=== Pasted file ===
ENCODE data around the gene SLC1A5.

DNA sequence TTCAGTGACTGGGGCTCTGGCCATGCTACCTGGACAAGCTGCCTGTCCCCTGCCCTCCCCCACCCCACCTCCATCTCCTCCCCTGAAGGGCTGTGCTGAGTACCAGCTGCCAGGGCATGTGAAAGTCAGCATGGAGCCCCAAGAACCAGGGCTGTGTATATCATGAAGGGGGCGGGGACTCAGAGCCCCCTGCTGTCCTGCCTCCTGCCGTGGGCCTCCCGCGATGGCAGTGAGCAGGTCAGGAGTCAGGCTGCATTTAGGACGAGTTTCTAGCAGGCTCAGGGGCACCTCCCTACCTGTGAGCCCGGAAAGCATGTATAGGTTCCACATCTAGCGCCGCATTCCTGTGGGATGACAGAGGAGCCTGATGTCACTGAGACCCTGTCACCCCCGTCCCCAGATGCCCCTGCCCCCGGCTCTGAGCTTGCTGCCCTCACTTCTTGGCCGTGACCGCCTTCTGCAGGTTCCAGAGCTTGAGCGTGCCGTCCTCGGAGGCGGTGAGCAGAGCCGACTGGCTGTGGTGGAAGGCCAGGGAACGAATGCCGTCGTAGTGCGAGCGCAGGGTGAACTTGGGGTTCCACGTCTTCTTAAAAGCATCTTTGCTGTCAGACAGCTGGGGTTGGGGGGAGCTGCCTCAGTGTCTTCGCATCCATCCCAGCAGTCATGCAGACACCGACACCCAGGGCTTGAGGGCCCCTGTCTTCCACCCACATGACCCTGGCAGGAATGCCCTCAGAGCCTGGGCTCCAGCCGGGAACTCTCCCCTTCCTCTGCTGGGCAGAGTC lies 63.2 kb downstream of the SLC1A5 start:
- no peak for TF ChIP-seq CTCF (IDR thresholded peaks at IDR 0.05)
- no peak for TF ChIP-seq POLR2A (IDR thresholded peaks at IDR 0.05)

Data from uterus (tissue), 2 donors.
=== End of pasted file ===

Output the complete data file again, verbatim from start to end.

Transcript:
ENCODE data around the gene SLC1A5.

DNA sequence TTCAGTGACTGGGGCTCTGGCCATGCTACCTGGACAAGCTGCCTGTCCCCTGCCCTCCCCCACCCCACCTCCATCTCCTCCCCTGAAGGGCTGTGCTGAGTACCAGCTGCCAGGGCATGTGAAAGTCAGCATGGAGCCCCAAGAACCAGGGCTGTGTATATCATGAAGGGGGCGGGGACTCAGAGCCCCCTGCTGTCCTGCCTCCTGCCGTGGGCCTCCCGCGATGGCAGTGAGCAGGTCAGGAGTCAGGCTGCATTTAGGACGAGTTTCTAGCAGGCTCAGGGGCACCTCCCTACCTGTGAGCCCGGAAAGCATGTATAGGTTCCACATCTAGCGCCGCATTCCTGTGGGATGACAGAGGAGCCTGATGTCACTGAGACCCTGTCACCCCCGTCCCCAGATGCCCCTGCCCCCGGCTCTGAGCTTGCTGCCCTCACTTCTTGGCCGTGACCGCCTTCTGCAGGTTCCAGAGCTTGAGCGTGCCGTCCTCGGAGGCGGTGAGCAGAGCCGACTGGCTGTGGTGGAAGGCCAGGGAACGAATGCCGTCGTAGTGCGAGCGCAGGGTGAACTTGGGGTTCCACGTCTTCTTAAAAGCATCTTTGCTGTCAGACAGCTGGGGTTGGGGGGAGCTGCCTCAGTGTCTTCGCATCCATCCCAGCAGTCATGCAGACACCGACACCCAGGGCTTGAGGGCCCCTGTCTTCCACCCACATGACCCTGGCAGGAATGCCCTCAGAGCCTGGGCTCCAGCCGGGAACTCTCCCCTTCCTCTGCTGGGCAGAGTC lies 63.2 kb downstream of the SLC1A5 start:
- no peak for TF ChIP-seq CTCF (IDR thresholded peaks at IDR 0.05)
- no peak for TF ChIP-seq POLR2A (IDR thresholded peaks at IDR 0.05)

Data from uterus (tissue), 2 donors.